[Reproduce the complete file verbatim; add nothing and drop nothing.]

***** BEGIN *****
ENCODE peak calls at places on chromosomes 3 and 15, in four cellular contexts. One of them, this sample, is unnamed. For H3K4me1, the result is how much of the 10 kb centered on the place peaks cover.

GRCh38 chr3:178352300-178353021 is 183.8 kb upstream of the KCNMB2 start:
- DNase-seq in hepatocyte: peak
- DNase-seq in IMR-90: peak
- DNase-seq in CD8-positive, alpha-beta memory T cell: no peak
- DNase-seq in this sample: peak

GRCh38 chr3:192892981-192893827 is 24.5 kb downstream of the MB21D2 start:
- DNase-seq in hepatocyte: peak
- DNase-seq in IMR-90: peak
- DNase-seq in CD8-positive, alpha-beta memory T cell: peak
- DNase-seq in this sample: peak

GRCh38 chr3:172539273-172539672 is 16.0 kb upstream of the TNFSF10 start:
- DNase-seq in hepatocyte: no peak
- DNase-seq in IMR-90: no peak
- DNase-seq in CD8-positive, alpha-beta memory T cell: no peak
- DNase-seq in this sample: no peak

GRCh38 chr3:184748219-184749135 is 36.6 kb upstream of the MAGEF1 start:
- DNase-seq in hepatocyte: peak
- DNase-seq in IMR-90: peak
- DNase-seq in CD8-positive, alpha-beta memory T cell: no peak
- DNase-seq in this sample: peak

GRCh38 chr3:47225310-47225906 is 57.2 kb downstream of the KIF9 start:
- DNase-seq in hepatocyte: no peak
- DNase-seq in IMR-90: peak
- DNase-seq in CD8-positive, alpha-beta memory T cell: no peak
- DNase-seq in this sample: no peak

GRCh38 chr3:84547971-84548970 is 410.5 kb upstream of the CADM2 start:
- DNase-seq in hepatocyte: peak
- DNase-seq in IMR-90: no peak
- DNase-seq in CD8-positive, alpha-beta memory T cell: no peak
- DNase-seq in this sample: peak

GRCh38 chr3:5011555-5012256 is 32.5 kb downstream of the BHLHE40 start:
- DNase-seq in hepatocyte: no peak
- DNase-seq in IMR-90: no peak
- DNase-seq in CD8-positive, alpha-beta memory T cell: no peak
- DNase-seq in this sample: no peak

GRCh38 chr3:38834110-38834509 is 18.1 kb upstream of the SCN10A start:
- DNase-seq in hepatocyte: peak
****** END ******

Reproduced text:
ENCODE peak calls at places on chromosomes 3 and 15, in four cellular contexts. One of them, this sample, is unnamed. For H3K4me1, the result is how much of the 10 kb centered on the place peaks cover.

GRCh38 chr3:178352300-178353021 is 183.8 kb upstream of the KCNMB2 start:
- DNase-seq in hepatocyte: peak
- DNase-seq in IMR-90: peak
- DNase-seq in CD8-positive, alpha-beta memory T cell: no peak
- DNase-seq in this sample: peak

GRCh38 chr3:192892981-192893827 is 24.5 kb downstream of the MB21D2 start:
- DNase-seq in hepatocyte: peak
- DNase-seq in IMR-90: peak
- DNase-seq in CD8-positive, alpha-beta memory T cell: peak
- DNase-seq in this sample: peak

GRCh38 chr3:172539273-172539672 is 16.0 kb upstream of the TNFSF10 start:
- DNase-seq in hepatocyte: no peak
- DNase-seq in IMR-90: no peak
- DNase-seq in CD8-positive, alpha-beta memory T cell: no peak
- DNase-seq in this sample: no peak

GRCh38 chr3:184748219-184749135 is 36.6 kb upstream of the MAGEF1 start:
- DNase-seq in hepatocyte: peak
- DNase-seq in IMR-90: peak
- DNase-seq in CD8-positive, alpha-beta memory T cell: no peak
- DNase-seq in this sample: peak

GRCh38 chr3:47225310-47225906 is 57.2 kb downstream of the KIF9 start:
- DNase-seq in hepatocyte: no peak
- DNase-seq in IMR-90: peak
- DNase-seq in CD8-positive, alpha-beta memory T cell: no peak
- DNase-seq in this sample: no peak

GRCh38 chr3:84547971-84548970 is 410.5 kb upstream of the CADM2 start:
- DNase-seq in hepatocyte: peak
- DNase-seq in IMR-90: no peak
- DNase-seq in CD8-positive, alpha-beta memory T cell: no peak
- DNase-seq in this sample: peak

GRCh38 chr3:5011555-5012256 is 32.5 kb downstream of the BHLHE40 start:
- DNase-seq in hepatocyte: no peak
- DNase-seq in IMR-90: no peak
- DNase-seq in CD8-positive, alpha-beta memory T cell: no peak
- DNase-seq in this sample: no peak

GRCh38 chr3:38834110-38834509 is 18.1 kb upstream of the SCN10A start:
- DNase-seq in hepatocyte: peak